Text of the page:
Body Shop founder in national biography dictionary

Body Shop founder Dame Anita Roddick
Image caption Anita Roddick began Body Shop in a damp shop in Brighton

The founder of Body Shop, the face of Mastermind, and a jazz legend are among 216 new entries in the latest edition of the Oxford Dictionary of National Biography.

Anita Roddick, Magnus Magnusson and George Melly join other people who all died in 2007.

Charity fundraiser Jane Tomlinson, 1966 World Cup winner Alan Ball and Ian Smith, the former prime minister of Rhodesia are also included.

More than 57,500 lives are published.

The additions made in the January 2011 online edition also include legendary journalist Bill Deedes, who was Private Eye's Dear Bill, and broadcasters Ned Sherrin and Alan Coren.

Dame Roddick's entry describes her life from her birth in a Sussex bomb shelter in 1942 through to her and her husband earning £118m in 2006 from the £652m sale of Body Shop, which had become an international cosmetics empire, to a French conglomerate.

Of her early career in Brighton, it said: "Roddick concocted the early products in her kitchen, gave them exotic names, sold them in recycled urine sample bottles (initially to save money), and painted the interior of her shop dark green to hide the damp patches and mould."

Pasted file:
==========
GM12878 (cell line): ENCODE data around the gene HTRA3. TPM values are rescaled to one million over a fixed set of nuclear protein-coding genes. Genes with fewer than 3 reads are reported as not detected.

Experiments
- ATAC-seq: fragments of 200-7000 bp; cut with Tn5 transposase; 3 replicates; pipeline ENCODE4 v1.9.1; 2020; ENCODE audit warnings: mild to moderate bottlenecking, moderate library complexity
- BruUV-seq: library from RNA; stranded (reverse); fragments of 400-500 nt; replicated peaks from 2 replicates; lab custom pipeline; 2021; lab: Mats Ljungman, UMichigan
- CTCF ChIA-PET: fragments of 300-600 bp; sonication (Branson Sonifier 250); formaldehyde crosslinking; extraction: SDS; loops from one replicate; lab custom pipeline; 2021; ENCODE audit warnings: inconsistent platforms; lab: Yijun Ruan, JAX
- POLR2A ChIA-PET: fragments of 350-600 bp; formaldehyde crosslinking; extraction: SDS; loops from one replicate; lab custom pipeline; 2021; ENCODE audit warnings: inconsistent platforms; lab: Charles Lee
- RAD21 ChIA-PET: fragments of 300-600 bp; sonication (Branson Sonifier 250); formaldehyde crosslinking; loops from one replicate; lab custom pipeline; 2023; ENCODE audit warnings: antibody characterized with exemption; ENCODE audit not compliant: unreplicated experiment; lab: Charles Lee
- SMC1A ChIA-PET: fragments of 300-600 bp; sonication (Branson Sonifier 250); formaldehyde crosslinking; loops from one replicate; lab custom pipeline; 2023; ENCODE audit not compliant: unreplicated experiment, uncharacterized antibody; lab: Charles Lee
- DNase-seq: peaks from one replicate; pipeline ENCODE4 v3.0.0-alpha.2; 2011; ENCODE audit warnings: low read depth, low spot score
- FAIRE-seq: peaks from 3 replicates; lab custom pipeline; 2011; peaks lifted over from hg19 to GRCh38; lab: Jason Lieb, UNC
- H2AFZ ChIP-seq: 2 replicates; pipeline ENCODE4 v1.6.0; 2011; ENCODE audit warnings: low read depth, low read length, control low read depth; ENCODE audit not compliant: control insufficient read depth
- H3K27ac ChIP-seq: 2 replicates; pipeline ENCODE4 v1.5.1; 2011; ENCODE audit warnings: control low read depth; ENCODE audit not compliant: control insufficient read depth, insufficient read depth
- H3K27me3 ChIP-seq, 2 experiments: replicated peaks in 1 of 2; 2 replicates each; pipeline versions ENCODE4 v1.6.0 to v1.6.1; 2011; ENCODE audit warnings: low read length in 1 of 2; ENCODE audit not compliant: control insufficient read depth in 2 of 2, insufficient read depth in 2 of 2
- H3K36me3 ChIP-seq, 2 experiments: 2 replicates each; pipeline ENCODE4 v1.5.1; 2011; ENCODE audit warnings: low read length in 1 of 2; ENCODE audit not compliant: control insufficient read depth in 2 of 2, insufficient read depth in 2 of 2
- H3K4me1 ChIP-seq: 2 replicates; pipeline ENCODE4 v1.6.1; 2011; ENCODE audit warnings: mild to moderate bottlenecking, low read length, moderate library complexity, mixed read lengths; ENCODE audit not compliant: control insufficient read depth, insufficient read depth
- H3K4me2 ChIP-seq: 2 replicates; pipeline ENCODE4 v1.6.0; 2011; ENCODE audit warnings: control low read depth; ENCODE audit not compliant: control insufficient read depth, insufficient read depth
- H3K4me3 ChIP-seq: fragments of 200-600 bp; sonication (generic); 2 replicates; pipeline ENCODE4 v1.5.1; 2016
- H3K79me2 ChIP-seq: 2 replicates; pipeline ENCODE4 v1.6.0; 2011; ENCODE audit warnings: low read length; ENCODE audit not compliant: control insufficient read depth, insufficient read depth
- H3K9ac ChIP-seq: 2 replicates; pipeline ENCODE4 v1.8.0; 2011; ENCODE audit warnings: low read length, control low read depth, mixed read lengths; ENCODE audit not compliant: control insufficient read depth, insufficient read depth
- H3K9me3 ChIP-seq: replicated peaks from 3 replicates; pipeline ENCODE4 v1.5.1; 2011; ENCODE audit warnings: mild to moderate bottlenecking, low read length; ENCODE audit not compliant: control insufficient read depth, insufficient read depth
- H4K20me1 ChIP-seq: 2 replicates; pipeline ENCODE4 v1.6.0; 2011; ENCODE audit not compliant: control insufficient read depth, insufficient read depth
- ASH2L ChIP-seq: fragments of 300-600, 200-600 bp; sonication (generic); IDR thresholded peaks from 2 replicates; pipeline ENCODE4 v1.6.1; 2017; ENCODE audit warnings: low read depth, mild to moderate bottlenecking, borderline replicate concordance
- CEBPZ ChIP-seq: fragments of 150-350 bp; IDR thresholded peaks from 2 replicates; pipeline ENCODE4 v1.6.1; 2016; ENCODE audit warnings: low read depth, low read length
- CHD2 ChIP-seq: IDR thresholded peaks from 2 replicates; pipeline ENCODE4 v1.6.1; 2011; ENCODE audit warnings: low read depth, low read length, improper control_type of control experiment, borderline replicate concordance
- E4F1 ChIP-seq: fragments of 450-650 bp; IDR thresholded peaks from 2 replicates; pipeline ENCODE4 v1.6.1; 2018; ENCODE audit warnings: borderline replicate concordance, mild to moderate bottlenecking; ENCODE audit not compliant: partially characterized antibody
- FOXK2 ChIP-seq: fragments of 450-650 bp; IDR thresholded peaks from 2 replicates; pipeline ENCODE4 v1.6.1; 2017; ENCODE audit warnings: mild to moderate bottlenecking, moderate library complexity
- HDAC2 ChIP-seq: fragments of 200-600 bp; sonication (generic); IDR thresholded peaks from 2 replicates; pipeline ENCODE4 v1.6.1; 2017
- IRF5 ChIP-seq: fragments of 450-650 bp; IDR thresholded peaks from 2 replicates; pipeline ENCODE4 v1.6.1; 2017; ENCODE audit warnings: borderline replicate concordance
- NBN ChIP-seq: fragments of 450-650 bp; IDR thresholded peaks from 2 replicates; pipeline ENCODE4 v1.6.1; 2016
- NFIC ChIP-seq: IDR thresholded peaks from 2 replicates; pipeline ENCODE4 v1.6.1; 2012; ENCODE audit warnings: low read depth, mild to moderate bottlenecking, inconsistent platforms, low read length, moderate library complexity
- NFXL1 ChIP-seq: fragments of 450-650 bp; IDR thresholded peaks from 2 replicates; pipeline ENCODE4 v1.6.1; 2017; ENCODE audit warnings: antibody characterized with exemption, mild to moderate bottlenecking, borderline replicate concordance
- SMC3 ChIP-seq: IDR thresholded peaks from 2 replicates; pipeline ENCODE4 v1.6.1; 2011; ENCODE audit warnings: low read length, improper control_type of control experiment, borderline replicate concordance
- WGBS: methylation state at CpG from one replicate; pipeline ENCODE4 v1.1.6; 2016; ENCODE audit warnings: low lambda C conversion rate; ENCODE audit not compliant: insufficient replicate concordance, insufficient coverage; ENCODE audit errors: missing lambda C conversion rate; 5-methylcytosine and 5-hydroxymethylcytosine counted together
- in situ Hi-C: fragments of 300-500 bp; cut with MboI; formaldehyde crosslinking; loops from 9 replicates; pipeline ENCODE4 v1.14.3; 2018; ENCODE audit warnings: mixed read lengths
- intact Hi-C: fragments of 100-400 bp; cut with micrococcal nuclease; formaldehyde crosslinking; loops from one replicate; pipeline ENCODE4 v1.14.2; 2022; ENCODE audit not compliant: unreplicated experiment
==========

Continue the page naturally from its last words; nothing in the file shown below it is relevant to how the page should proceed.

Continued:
Magnusson, best known as the presenter of TV quiz series Mastermind for 25 years, from 1972 to 1997, was described as "a brilliant, charismatic man of many parts who graced public life, literature, and the media in Scotland, Britain, and Iceland."

Image caption Bernard Manning's racism made him "increasingly notorious", the dictionary says

Melly's entry describes his "disreputable" time in the navy, his "bohemian" life as a jazz singer, and his journalism as "unconstrained".

Controversial Mancunian comedian Bernard Manning, who died from kidney failure aged 76, also has an entry in the book.

It reads: "His was an aggressive strain of stand-up comedy, with jokes told at the expense of women, homosexuals, and particular ethnic groups."

It was "the racism of his act that made Manning increasingly notorious," and although videos of his shows sold well in the 1980s and 90s, "The racism and his frequent use of expletives made television executives increasingly wary of booking him."

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